reached. Whereas before a large number of movies were released and shown
on the screens of the theaters that bought them, movies were now released in
smaller numbers on thousands of screens at once and advertised with massive
promotion campaigns to maximize gross on each film. It broke the financial
slump of the 60’s and remains the formula today. In 1978 a device was also
developed that opened new doors for filmmakers. Dubbed the Steadicam, it
was a camera mount that attached to the cameraman rather than a tripod or
dolly. Thus, instead of being stationary or relying on a track or cart to move,
the camera could go anywhere a cameraman could walk or run. Since then,
numerous changes in the system have consistently improved its quality and
ease of use. One of the most recent examples of a sequence filmed using the
Steadicam were the Normandy battle sequences of Spielburg’s Saving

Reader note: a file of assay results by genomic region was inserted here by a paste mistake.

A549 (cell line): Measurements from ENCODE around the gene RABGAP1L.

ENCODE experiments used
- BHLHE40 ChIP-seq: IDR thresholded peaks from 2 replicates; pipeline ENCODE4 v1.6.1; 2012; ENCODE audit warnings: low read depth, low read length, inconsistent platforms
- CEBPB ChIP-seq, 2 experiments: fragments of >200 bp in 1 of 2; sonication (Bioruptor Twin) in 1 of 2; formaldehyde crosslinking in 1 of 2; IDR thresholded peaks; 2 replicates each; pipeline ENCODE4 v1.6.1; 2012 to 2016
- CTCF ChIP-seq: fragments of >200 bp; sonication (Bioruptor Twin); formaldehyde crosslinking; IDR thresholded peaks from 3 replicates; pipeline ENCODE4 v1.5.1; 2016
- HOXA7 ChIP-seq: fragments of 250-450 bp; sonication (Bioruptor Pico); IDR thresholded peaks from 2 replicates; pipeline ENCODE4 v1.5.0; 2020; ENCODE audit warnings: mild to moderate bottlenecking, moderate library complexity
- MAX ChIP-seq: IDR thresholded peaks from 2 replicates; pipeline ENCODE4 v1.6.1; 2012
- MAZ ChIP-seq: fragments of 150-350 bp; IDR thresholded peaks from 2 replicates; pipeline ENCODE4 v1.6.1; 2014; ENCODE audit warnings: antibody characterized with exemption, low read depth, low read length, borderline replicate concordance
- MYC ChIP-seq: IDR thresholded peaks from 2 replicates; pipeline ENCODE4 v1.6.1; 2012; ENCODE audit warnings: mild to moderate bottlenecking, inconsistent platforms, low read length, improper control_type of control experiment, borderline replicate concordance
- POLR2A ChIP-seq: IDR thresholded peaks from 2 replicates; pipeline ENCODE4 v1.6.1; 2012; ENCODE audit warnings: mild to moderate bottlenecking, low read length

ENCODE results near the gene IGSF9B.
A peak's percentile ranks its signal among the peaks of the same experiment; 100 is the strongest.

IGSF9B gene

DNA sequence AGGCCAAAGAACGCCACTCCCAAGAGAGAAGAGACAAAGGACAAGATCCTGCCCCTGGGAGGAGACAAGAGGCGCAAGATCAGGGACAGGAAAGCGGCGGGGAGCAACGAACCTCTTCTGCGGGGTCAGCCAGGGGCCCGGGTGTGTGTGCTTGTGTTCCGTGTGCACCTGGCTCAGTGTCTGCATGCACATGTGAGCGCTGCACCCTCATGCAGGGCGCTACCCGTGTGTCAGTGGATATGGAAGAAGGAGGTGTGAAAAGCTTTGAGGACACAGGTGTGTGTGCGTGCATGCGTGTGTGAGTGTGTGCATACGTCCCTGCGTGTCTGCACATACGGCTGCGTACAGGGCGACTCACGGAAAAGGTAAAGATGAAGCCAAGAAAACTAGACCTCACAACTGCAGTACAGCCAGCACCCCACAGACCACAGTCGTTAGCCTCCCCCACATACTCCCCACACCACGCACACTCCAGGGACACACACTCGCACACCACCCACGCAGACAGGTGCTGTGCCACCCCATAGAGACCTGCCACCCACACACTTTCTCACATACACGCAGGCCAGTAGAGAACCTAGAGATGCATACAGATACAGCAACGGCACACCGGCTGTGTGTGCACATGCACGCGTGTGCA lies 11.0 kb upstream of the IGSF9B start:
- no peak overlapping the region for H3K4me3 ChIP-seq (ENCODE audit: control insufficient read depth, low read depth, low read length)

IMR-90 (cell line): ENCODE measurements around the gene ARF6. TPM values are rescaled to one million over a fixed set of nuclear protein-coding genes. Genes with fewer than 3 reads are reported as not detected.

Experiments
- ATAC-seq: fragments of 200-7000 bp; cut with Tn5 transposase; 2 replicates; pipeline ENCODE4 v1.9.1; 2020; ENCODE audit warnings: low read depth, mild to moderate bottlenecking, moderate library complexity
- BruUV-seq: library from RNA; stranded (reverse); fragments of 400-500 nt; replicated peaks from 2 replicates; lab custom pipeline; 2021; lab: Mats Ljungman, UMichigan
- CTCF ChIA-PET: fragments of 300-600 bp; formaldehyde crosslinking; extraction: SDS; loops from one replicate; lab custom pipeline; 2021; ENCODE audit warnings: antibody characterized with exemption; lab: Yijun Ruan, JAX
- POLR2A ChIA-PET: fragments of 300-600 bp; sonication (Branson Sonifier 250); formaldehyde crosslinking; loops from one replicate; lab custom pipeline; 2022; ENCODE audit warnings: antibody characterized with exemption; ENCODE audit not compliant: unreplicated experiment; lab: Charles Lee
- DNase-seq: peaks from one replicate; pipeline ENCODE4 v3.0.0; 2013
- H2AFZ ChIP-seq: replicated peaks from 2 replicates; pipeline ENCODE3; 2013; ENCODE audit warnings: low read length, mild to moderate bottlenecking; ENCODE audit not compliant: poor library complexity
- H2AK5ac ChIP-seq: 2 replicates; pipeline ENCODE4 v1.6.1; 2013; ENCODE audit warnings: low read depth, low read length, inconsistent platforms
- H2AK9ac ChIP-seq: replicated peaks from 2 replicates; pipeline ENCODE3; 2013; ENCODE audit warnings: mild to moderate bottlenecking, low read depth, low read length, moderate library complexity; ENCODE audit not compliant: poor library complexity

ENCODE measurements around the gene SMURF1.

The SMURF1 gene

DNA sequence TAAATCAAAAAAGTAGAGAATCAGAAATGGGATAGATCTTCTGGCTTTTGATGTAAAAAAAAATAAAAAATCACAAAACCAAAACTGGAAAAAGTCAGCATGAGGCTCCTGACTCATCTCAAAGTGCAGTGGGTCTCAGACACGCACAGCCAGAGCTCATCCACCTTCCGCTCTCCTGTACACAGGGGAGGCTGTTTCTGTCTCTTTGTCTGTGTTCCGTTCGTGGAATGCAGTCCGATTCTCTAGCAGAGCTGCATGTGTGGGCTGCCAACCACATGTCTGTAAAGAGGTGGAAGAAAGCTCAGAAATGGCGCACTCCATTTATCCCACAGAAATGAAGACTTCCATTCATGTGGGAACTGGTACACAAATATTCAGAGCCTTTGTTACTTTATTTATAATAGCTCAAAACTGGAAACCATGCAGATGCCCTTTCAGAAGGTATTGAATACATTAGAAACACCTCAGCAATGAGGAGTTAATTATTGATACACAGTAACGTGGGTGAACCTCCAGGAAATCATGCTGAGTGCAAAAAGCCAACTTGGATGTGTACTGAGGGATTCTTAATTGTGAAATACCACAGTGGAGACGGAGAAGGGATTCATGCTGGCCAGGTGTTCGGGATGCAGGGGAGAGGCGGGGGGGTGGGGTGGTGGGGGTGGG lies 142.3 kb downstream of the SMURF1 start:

Private Ryan. The only major change in the film industry that occurred in the
80’s (aside from the technological advances that occur constantly since the
creation of the first camera but are for the most part too technical to be
interesting to you or I) was the rise of new mediums. Cable companies
exploded in the 1980’s, wiring the country with a multitude of new
entertainment possibilities. This wave of entertainment also started a trend of
increasing independent production. Up until that time, an independent film
often had trouble finding an audience as major theater chains only dealt with
studios. Cable opened up new audiences for independents and was a strong